Most of the cases covered in the book are ASD [Autism Spectrum Disorder] and ADHD [Attention Deficit Hyperactivity Disorder], and while neither of those are my particular struggles (I'm on the anxiety/panic/PTSD side of things with a handful of learning differences), that doesn't stop the pieces from hitting home hard. All of the cases documented involve trying to be the square peg in the round hole and capture a sense that if you could just sand down those corners, everything would magically begin to work out. This naturally makes the book a difficult read, and while all of the essays end on a hopeful note, if not a flat-out positive one, many of them contain mention of suicide, bullying, and some of the worst teachers you've ever encountered. Clearly, “Teaching the Exceptional Child” was not a required course for these people. There are also terms used that are currently out of date, like “learning disability” versus “learning difference” and “Asperger's Syndrome,” which is now just folded into ASD, but this is more just something to note than a major textual issue, and Seven Seas does make a note of that in the front matter of the book.

It's hard to really speak objectively about this manga. If it hits you where you live, it can be hard to read, and I would hope that it can inspire understanding and empathy in people who don't cope with these issues personally. The art is simple, but that's really neither here nor there – what's important about this work is that it helps to show that not all disabilities are visible and that maybe the peg doesn't need to change – the hole does.



As someone in their late 20s who only recently became diagnosed with ADHD and depression, this collection of personal stories hit me in a way that I was not prepared for when I put aside the time to actually read it. A lot of people grow up with certain difficulties based on the way that they perceive the world around us. Society is often structured in a way to best accommodate a specific subset of people, but how do those who don't fit squarely into what is considered “normal” live in such a society?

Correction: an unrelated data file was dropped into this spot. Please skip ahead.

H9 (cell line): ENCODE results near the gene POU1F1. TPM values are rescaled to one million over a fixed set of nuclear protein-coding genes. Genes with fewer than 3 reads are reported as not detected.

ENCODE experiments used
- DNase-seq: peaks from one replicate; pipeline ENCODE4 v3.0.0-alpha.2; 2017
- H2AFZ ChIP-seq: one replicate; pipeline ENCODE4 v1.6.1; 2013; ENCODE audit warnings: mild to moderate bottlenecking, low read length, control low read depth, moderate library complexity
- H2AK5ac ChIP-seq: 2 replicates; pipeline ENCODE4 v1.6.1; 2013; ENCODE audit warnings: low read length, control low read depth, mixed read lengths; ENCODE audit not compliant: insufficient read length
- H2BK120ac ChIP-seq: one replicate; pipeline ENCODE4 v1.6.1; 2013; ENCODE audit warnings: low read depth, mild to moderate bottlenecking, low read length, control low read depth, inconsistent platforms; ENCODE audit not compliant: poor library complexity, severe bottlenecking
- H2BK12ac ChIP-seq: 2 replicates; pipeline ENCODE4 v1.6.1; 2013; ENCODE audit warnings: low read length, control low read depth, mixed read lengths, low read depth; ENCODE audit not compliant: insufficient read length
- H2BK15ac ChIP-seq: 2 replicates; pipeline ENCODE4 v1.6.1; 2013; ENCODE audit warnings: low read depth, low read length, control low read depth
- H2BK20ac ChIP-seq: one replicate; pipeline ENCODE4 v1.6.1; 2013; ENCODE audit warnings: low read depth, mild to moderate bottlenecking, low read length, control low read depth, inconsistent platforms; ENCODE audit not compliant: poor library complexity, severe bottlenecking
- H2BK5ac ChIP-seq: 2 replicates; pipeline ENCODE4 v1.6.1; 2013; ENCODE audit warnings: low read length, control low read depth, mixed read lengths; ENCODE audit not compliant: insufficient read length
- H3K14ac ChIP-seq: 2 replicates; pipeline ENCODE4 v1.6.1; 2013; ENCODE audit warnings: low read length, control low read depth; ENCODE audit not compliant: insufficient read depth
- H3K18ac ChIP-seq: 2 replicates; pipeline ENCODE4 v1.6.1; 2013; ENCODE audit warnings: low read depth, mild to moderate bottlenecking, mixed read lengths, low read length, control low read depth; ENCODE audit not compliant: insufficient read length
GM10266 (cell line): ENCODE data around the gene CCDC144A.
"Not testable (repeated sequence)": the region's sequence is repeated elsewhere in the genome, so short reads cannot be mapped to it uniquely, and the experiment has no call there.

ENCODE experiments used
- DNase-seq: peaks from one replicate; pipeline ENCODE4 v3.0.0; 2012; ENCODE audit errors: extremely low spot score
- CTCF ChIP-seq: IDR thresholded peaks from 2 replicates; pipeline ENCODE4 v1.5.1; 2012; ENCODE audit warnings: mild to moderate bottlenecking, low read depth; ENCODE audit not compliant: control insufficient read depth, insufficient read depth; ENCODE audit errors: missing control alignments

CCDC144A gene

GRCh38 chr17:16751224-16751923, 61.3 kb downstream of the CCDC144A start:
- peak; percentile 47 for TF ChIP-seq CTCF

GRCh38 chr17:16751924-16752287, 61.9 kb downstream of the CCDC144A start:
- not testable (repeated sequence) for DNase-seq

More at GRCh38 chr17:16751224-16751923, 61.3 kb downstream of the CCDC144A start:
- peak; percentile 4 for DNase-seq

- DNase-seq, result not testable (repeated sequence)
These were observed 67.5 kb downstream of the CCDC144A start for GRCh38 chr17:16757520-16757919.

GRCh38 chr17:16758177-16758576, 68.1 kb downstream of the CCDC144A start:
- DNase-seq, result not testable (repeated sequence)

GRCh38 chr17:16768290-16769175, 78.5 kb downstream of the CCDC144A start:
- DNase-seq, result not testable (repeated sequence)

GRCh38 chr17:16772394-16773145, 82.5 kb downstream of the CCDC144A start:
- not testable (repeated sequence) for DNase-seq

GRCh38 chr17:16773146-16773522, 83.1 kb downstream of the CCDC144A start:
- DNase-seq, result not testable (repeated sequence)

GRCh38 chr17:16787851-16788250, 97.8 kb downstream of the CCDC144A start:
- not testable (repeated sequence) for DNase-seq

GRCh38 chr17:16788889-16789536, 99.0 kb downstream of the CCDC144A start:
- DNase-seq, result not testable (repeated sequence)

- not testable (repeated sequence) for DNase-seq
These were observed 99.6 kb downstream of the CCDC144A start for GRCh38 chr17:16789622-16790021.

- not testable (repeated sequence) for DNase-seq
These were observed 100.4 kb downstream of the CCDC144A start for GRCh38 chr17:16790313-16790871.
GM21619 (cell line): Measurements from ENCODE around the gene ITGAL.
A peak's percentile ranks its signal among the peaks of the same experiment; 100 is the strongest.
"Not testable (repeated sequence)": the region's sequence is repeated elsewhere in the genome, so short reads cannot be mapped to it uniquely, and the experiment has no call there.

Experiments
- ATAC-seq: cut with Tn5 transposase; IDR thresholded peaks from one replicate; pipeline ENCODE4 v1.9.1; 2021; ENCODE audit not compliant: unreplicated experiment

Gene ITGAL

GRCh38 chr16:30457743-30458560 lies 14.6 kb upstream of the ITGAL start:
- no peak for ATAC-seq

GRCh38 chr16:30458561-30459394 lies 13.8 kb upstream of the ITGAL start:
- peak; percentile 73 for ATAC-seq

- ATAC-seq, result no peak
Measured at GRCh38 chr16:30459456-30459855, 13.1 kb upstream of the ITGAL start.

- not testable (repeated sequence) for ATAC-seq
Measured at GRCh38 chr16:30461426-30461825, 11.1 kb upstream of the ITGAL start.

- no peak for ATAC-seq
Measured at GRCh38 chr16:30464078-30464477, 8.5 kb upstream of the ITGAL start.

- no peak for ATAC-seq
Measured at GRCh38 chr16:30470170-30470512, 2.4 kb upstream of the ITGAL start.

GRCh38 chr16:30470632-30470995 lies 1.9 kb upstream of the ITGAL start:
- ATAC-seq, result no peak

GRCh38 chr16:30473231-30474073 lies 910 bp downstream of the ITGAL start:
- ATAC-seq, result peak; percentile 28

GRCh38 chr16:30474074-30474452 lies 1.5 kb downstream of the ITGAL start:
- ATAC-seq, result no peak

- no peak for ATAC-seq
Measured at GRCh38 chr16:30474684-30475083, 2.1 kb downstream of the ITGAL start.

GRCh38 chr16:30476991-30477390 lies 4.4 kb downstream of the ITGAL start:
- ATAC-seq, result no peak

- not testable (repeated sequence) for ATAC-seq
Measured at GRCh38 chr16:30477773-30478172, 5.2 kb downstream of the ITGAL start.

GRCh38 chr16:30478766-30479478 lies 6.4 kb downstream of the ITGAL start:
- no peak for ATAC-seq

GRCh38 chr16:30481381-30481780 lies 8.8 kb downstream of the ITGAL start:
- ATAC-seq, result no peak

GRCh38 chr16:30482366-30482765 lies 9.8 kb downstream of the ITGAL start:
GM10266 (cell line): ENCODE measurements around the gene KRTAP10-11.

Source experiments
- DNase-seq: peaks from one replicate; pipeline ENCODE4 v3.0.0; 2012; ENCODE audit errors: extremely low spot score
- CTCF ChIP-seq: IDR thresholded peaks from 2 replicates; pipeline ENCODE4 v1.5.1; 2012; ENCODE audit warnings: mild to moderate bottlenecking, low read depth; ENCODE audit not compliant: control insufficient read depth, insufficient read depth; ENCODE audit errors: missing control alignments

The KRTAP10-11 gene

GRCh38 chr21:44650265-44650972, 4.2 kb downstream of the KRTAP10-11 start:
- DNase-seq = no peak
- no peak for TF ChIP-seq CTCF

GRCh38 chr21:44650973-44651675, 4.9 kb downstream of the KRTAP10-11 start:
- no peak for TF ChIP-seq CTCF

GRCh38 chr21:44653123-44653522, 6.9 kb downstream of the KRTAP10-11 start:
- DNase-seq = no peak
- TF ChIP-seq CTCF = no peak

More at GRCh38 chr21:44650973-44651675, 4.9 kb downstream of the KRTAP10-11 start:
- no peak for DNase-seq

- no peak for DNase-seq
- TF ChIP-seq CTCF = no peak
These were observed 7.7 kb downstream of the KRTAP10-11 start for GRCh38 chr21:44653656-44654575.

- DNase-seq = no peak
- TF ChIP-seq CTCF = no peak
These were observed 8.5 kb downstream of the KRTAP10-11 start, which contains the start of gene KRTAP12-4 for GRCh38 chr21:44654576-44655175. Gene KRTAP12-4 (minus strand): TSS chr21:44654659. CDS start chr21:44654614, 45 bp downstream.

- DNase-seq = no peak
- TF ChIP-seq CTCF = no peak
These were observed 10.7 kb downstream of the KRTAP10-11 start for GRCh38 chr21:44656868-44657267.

This collection goes through the lives of various different people with varying versions of ADHD and developmental disorders, showing what life has been for them throughout multiple stages of their lives and most of the time, those lives aren't always easy. Sometimes people get lucky and find an environment that perfectly accommodates our specific outlook on the world but most of the time, it's up to us to adjust to society. I was surprised how thorough and explicit the book could be at times with portraying the very real and depressing parts that some people with these disorders and I will say that if you are considering reading this at all, please be wary that there is quite a bit of triggering content that I don't think the book fully warns people enough about from the offset.

Despite the heavy subject matter, the book still carries a relatively optimistic and hopeful tone most of the time. The intent seems to be less about just being depressing and more about educating those who might not be as aware of these issues as they might want to be while also reaching out to those who might relate to a lot of the stories in an attempt to show them that maybe things will be OK. Don't let the overly simplistic and at times distracting art style fool you, this is definitely something that I think everybody should read at least once in their lives